The bill is not a requirement for businesses to use electronic trade documents. Businesses can still choose to use paper documents if they prefer. However, the bill is expected to encourage businesses to adopt electronic trade documents, as they offer a number of advantages.

The Electronic Trade Documents Act is a significant piece of legislation that is expected to have a positive impact on international trade. The bill will make international trade more efficient, secure, and cost-effective.

Sarah Green, Law Commissioner for Commercial and Common Law at Law Commission of England and Wales said, “This Act is a dramatic and significant change to the law of England and Wales. It allows electronic documents to be “possessed” – something that has not previously been possible as a matter of law. The possession of documents is crucial in commercial terms, which is why this Act was needed in order to make the full digitalisation of trade a reality.

Under the Act, such documents have to be held on a reliable system, so that their authenticity, singularity and integrity can be verified.

Essentially, the Electronic Trade Documents Act 2023 allows those electronic trade documents that can function like paper to be treated like paper: a small step for language, a giant leap for law.”

The Electronic Trade Documents Act (ETDA) consists of seven key clauses, each with its unique contribution to the digital transformation of trade.

1. Defining Paper Trade Documents: The first clause provides a clear definition of what constitutes a “paper trade document”. It outlines the criteria that a document must meet to qualify as such, and provides a non-exhaustive list of commonly used trade documents. This clause sets the stage for the types of documents that the ETDA will cover.
2. Defining Electronic Trade Documents: The second clause introduces the concept of an “electronic trade document”. It sets out the criteria that a document must meet to qualify as an electronic trade document, thereby establishing a framework for digital possession under the ETDA.
3. Possession and Endorsement of Electronic Trade Documents: Clause three equates the legal status of electronic trade documents with their paper counterparts. It ensures that actions taken in relation to electronic trade documents have the same legal effect as those taken in relation to paper trade documents.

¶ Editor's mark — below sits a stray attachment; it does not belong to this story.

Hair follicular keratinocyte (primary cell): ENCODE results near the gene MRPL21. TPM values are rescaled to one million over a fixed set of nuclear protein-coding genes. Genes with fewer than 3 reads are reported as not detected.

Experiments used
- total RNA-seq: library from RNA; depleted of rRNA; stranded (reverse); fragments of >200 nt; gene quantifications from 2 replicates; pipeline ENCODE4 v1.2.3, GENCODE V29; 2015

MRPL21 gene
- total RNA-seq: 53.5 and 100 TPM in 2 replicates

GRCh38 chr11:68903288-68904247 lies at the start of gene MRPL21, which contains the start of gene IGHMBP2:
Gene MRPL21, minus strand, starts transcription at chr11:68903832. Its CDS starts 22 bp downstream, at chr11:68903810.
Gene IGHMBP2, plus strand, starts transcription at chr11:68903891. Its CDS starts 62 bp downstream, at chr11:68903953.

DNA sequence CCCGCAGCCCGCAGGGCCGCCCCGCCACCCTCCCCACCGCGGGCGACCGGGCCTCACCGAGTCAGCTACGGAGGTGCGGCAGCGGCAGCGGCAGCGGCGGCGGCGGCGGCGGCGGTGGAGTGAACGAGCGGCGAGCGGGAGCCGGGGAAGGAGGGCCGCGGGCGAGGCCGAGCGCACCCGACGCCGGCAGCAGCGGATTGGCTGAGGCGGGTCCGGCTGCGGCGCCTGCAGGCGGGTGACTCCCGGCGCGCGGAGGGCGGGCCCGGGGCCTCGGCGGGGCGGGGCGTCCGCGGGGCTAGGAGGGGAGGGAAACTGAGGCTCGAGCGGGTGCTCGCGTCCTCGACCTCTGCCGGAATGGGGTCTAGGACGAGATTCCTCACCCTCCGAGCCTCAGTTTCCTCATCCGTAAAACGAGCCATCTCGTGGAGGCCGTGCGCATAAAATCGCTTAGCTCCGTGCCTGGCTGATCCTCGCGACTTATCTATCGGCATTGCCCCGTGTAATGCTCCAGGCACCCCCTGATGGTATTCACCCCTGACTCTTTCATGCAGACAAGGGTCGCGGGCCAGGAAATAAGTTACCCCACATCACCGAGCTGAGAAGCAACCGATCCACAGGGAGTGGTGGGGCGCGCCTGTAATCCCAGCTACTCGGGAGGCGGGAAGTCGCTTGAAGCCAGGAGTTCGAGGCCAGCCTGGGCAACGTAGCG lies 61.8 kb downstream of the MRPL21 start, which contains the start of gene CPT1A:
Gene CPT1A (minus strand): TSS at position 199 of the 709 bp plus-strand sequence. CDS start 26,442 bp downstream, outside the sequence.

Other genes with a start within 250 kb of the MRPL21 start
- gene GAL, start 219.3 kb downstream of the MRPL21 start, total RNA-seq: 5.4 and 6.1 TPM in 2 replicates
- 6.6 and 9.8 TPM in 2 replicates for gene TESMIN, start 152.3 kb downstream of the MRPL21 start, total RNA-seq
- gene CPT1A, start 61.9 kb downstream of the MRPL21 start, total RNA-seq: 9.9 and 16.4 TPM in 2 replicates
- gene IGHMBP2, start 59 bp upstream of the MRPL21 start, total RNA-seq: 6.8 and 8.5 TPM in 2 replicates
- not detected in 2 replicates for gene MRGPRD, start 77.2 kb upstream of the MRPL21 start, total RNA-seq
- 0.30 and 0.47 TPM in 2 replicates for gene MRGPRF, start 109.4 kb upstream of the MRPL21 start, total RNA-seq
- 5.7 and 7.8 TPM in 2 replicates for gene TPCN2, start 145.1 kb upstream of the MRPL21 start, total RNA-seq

4. Change of Medium or Form: The fourth clause provides for the conversion of paper trade documents into electronic ones and vice versa, facilitating a smooth transition between formats.
5. Opt-out Provision: The fifth clause introduces an “opt-out” provision. If applicable, this means that the provisions of clauses three and four will not apply to the relevant electronic trade document.
6. Consequential Amendments: The sixth clause outlines amendments to the Bills of Exchange Act 1882 and repeals certain provisions of the Carriage of Goods by Sea Act 1992, ensuring the ETDA aligns with existing legislation.
7. Territorial Extent, Commencement Date, and Short Title: The final clause outlines the territorial extent of the ETDA, its commencement date, and its short title.

In essence, the ETDA is a significant step towards the digitalisation of trade, providing a legal framework that recognises and facilitates the use of electronic trade documents.


The Electronic Trade Documents Act (ETDA) addresses a significant legal hurdle in the digitalisation of international trade: the issue of possession. 

Traditionally, the law has required trade documents to be tangible to be “possessable”, which has limited the use of electronic forms of trade documentation.

Currently, some workarounds have existed in the market to ‘imitate’ what the ETDA hopes to achieve, such as Bolero and essDOCS, as well as the ITFA Digital Negotiable Instruments Initiative, and the Electronic Payment Undertaking (EPU).

The ETDA, however, extends the concept of possession to electronic trade documents, allowing them to be used in the same way as their paper equivalents to enforce the right to delivery of goods or payments of sums of money. 

This is achieved by providing that electronic transactions and documents can be functionally equivalent to paper versions, allowing electronic trade documents to benefit from the existing law on possession. 

Geoffrey Wynne, head of Sullivan’s Trade & Export Finance Group and the firm’s London office, said, “The Electronic Trade Documents Act is as brief and as clear as it is possible to envisage. It can now become a focal point in the UK, leading the way to the digitalisation of trade documents. Take-up should be straightforward, but may take time to be fully adopted by all parties.